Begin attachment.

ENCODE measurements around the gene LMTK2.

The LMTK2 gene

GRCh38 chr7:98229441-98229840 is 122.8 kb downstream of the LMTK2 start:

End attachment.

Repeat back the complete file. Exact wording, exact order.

ENCODE measurements around the gene LMTK2.

The LMTK2 gene

GRCh38 chr7:98229441-98229840 is 122.8 kb downstream of the LMTK2 start: